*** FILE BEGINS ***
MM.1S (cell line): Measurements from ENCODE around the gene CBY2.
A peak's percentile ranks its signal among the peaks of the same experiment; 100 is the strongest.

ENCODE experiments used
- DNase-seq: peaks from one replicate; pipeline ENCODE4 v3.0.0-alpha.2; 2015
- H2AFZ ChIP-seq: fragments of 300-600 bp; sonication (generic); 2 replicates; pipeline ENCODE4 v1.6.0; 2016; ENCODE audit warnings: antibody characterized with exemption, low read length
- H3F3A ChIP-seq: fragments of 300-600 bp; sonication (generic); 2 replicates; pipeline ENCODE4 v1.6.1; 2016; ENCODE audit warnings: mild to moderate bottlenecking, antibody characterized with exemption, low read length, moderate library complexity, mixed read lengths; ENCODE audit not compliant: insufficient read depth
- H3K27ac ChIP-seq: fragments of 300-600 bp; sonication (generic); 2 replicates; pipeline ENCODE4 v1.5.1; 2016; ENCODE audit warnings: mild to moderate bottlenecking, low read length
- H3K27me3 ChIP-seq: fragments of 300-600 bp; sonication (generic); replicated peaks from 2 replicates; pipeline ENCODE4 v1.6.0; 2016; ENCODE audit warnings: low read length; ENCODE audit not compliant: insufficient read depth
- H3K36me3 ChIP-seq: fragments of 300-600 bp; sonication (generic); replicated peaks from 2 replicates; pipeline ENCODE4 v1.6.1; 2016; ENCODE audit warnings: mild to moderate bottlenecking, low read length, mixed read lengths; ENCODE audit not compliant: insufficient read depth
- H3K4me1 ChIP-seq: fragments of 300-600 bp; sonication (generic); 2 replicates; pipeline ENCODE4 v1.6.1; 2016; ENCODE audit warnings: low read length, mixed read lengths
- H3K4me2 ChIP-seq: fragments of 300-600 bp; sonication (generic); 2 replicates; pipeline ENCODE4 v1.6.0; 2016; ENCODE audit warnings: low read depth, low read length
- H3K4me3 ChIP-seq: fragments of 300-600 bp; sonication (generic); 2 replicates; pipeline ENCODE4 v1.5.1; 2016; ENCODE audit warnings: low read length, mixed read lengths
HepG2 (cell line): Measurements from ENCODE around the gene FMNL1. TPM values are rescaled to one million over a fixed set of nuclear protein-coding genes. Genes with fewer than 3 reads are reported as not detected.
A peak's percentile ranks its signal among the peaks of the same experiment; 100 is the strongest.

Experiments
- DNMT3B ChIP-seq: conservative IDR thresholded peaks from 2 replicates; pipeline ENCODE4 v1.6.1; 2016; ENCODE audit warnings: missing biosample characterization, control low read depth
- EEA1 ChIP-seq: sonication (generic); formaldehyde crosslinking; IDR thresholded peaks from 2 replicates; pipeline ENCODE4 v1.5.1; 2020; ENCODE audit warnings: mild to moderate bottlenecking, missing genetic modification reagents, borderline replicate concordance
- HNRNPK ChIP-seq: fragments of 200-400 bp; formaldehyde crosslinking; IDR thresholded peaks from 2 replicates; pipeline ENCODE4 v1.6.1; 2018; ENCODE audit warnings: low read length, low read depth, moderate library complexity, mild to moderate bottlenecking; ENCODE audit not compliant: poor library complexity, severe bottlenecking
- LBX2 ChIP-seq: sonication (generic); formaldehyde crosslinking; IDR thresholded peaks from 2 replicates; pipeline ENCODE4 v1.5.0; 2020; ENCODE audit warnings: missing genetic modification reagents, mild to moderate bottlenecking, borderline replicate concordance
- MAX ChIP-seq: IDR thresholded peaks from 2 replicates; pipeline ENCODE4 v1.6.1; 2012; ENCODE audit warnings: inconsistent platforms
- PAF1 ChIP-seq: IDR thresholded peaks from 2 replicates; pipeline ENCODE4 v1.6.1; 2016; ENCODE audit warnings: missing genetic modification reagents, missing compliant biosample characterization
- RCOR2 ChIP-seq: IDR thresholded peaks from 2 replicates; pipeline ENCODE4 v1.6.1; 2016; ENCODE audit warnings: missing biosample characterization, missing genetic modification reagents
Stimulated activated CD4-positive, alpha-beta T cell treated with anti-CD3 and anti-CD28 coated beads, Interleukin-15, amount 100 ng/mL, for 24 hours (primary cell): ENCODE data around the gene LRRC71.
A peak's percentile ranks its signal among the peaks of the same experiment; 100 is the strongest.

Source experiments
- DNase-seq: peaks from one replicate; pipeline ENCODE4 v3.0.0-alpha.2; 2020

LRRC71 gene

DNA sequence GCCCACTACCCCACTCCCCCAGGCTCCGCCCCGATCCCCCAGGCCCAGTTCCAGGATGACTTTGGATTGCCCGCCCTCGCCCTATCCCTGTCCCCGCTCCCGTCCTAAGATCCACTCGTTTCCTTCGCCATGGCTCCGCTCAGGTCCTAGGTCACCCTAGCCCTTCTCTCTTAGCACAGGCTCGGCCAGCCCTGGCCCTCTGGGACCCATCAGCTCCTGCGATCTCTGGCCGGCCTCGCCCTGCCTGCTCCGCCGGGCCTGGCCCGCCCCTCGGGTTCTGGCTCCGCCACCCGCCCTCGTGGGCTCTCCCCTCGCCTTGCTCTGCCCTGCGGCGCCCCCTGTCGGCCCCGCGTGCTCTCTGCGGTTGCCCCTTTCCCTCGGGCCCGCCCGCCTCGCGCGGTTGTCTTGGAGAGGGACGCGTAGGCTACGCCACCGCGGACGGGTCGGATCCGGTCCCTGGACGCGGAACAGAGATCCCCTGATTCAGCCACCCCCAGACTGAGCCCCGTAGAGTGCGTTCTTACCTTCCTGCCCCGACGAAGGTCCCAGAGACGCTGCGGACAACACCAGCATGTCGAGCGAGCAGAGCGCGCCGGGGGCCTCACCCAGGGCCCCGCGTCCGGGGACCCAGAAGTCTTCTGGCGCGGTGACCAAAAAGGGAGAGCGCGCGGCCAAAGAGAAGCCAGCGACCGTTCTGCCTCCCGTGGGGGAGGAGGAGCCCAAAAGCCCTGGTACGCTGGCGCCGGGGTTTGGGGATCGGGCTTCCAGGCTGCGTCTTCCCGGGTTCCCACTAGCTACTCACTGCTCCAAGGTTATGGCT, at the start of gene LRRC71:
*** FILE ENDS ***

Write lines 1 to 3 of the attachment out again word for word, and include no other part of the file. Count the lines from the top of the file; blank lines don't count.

MM.1S (cell line): Measurements from ENCODE around the gene CBY2.
A peak's percentile ranks its signal among the peaks of the same experiment; 100 is the strongest.

ENCODE experiments used